By Andrew Gamble
The Thatcher period was once a turbulent and arguable interval in British politics. Andrew Gamble's authoritative account - now revised and up to date to hide Thatcher's fall and legacy - analyses the ideology, statecraft, and fiscal and social programme of the Thatcher executive. He explores rival interpretations of Thatcherism and assesses the proof for claims that the Thatcher govt reworked British politics. a brand new end considers the Conservative occasion after Thatcher.
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Extra resources for The Free Economy and the Strong State: The Politics of Thatcherism
In this way a class of sub-citizens is created, consisting of those who, being unable to participate in markets, are forced to remain dependent upon the state. Such dependency becomes a stigma and allows the demands of these groups to be disregarded. 15 Representation The second challenge to social democracy arose over the representation of interests and the determination of the public interest. One of the permanent problems for any state is how to mobilise consent. During the 1970s the characteristic social-democratic modes of representation began to appear inadequate for the task of legitimating the complex ensemble of agencies, institutions, powers and responsibilities that make up the modern state.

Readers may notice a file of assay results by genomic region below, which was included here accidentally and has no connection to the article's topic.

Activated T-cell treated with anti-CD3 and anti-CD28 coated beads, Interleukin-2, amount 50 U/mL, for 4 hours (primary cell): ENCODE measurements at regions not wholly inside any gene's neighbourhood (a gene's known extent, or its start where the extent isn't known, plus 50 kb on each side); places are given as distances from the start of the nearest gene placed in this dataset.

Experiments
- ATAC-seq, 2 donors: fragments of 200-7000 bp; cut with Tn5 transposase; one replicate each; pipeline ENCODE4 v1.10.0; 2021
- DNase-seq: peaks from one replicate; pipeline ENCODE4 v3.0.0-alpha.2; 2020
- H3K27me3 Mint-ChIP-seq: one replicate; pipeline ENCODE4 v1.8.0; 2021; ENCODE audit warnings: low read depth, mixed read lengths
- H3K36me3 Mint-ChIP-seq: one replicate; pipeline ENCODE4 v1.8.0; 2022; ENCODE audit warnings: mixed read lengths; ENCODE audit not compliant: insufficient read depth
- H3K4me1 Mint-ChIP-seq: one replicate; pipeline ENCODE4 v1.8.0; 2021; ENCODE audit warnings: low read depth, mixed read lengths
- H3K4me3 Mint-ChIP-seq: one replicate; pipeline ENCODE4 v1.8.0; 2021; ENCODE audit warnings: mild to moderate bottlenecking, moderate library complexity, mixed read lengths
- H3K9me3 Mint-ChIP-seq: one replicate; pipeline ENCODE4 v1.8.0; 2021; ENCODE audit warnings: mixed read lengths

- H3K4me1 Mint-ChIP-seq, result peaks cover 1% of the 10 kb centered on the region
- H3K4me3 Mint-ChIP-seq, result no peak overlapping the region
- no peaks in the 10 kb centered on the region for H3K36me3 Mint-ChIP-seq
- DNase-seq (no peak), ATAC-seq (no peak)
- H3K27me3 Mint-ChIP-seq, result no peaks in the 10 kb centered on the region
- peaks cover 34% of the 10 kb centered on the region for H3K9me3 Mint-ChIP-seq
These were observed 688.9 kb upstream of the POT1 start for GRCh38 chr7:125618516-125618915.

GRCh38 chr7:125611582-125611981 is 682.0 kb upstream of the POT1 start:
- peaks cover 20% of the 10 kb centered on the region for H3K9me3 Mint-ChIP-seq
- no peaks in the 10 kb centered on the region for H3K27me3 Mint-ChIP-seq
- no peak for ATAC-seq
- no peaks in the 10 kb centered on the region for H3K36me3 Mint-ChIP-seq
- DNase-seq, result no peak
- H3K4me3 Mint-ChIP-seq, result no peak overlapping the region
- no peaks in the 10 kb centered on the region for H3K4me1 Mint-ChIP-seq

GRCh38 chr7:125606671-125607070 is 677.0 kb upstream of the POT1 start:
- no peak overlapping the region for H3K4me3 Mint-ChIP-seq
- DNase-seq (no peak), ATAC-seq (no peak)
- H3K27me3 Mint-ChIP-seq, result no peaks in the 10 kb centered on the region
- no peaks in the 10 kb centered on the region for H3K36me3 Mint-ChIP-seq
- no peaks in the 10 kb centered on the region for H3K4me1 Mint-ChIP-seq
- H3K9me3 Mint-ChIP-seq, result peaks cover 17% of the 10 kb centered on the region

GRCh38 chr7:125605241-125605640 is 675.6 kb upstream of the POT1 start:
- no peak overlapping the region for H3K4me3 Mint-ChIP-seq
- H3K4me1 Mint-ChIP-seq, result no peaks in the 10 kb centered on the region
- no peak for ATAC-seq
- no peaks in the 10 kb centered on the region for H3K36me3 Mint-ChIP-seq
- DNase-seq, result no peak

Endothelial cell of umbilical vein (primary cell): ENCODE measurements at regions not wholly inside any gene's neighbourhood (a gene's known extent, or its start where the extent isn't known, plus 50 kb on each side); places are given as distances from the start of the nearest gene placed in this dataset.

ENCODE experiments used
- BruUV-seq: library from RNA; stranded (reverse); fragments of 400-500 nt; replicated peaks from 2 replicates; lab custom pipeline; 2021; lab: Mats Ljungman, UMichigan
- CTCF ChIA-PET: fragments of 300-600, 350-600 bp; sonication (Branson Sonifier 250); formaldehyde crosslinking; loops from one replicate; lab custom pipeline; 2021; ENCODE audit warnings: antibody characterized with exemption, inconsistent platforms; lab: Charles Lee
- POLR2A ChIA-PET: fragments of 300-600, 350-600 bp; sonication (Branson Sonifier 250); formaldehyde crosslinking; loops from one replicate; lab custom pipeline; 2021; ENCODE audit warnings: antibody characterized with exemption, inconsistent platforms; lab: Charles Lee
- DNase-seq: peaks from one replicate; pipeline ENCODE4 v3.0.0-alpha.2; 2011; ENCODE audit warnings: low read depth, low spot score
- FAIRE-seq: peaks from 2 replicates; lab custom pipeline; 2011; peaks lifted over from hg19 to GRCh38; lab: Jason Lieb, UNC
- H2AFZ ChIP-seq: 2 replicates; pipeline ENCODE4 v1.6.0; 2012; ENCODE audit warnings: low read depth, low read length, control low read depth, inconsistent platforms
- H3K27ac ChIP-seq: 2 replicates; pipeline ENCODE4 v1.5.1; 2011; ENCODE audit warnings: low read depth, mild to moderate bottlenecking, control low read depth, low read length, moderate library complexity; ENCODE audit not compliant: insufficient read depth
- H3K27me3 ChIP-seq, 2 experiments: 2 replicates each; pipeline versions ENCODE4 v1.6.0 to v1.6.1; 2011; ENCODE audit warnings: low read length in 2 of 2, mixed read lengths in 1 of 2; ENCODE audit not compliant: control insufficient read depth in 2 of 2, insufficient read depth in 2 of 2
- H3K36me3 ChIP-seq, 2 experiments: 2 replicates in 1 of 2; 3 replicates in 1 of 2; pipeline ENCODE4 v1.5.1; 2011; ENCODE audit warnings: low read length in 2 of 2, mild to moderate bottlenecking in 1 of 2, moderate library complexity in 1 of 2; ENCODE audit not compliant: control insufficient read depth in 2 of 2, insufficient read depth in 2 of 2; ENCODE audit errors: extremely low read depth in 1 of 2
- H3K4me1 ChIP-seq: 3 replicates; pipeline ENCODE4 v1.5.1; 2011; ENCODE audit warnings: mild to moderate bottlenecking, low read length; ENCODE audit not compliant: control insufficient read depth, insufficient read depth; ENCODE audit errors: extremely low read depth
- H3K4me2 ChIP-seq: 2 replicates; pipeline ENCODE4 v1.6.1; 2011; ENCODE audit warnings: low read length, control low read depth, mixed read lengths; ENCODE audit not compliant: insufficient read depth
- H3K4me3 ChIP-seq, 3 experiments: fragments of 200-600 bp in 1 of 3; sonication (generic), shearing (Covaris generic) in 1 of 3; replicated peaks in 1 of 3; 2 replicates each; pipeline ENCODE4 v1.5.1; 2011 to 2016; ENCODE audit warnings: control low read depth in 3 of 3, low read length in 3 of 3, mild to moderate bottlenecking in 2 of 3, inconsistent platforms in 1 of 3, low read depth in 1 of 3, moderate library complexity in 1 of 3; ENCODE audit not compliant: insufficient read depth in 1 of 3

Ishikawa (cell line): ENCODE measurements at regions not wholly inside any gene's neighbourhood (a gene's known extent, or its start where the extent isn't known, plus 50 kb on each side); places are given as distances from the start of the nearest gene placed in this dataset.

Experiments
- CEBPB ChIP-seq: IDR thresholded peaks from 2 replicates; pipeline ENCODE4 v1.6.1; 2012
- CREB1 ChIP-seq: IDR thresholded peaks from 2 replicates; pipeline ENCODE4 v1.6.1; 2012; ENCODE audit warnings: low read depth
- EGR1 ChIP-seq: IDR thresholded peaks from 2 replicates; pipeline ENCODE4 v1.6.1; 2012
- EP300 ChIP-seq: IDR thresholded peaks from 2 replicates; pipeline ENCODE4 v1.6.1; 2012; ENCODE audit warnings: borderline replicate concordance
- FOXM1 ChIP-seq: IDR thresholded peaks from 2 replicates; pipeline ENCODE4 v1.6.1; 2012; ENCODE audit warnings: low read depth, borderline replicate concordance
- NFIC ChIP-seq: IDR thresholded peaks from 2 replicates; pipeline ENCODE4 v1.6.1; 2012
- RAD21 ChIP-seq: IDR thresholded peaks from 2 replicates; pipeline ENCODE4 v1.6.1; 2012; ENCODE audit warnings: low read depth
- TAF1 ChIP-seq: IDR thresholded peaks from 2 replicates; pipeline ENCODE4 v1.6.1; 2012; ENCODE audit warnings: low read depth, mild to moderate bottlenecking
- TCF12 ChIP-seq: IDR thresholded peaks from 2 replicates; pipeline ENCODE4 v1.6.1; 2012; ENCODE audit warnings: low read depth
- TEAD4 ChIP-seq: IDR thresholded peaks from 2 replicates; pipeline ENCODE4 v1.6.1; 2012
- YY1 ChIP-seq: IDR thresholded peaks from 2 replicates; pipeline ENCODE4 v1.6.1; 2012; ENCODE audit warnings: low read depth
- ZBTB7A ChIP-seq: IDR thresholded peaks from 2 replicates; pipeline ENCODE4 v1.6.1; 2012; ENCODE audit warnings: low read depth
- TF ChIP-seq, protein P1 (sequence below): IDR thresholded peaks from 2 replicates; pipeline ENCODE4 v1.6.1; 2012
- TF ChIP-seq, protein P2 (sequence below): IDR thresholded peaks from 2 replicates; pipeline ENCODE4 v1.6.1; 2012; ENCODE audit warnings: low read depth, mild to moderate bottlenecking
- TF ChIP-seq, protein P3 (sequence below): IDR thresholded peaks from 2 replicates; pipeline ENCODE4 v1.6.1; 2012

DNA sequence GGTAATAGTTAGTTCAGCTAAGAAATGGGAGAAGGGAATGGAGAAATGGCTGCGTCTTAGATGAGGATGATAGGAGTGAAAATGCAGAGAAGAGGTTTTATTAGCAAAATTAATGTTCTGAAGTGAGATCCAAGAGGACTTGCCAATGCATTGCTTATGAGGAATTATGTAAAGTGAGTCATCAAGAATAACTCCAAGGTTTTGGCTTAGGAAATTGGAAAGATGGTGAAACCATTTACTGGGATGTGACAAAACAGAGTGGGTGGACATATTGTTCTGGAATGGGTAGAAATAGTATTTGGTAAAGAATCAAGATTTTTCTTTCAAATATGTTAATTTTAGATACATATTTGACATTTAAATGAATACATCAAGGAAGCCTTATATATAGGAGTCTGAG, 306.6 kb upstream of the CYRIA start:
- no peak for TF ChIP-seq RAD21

Its ability to protect the public interest will be questioned if in practice it adopts a policy of laissez-faire towards whatever is done in the private sector. The third justification for a strong state concerns efficiency. The rolling back of collectivism is not enough. What is also required is a forceful and imaginative state policy aimed at modernising the economy by speeding up the pace of change and making the whole of society more competitive and enterprising. On this view markets are a valuable instrument of policy for forcing through change.
The advent of the New Right in the 1970s marked a further stage in this development. For many British conservatives the free economy came to signify notjust a national but an international economic space. Its defence was indissolubly tied up with preserving the leading role played by the United States and with maintaining strong military forces against the threat of Soviet aggression. The free economy and the strong state The doctrine of a free economy and a strong state is therefore capable of several different interpretations, but at its heart is a conception of the political and economic institutions appropriate to a free society.
The Free Economy and the Strong State: The Politics of Thatcherism by Andrew Gamble